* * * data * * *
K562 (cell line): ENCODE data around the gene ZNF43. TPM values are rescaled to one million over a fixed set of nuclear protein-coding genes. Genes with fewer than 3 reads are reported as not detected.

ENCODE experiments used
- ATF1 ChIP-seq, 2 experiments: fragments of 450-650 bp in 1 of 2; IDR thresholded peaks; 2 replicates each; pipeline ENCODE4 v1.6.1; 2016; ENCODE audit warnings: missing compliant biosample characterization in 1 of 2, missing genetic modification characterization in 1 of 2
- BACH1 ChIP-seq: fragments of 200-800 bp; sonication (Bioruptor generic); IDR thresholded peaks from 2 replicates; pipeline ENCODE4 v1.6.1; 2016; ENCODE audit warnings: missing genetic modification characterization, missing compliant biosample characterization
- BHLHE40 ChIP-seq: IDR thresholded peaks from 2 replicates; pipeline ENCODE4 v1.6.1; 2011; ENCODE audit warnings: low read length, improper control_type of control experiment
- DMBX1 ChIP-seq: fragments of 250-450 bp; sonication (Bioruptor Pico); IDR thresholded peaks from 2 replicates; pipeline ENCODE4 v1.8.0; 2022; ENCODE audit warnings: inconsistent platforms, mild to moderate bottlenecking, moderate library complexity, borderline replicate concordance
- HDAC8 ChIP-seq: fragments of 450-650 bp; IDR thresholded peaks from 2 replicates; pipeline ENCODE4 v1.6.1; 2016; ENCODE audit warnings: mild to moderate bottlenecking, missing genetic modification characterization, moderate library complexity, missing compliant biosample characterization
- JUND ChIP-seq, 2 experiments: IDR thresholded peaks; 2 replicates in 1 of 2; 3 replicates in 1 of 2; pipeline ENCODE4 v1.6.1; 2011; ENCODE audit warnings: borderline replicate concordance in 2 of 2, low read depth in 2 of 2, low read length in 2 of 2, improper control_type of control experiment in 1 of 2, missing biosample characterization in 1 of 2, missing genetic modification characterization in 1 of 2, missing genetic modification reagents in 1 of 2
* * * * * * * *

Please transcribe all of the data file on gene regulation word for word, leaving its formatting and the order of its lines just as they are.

K562 (cell line): ENCODE data around the gene ZNF43. TPM values are rescaled to one million over a fixed set of nuclear protein-coding genes. Genes with fewer than 3 reads are reported as not detected.

ENCODE experiments used
- ATF1 ChIP-seq, 2 experiments: fragments of 450-650 bp in 1 of 2; IDR thresholded peaks; 2 replicates each; pipeline ENCODE4 v1.6.1; 2016; ENCODE audit warnings: missing compliant biosample characterization in 1 of 2, missing genetic modification characterization in 1 of 2
- BACH1 ChIP-seq: fragments of 200-800 bp; sonication (Bioruptor generic); IDR thresholded peaks from 2 replicates; pipeline ENCODE4 v1.6.1; 2016; ENCODE audit warnings: missing genetic modification characterization, missing compliant biosample characterization
- BHLHE40 ChIP-seq: IDR thresholded peaks from 2 replicates; pipeline ENCODE4 v1.6.1; 2011; ENCODE audit warnings: low read length, improper control_type of control experiment
- DMBX1 ChIP-seq: fragments of 250-450 bp; sonication (Bioruptor Pico); IDR thresholded peaks from 2 replicates; pipeline ENCODE4 v1.8.0; 2022; ENCODE audit warnings: inconsistent platforms, mild to moderate bottlenecking, moderate library complexity, borderline replicate concordance
- HDAC8 ChIP-seq: fragments of 450-650 bp; IDR thresholded peaks from 2 replicates; pipeline ENCODE4 v1.6.1; 2016; ENCODE audit warnings: mild to moderate bottlenecking, missing genetic modification characterization, moderate library complexity, missing compliant biosample characterization
- JUND ChIP-seq, 2 experiments: IDR thresholded peaks; 2 replicates in 1 of 2; 3 replicates in 1 of 2; pipeline ENCODE4 v1.6.1; 2011; ENCODE audit warnings: borderline replicate concordance in 2 of 2, low read depth in 2 of 2, low read length in 2 of 2, improper control_type of control experiment in 1 of 2, missing biosample characterization in 1 of 2, missing genetic modification characterization in 1 of 2, missing genetic modification reagents in 1 of 2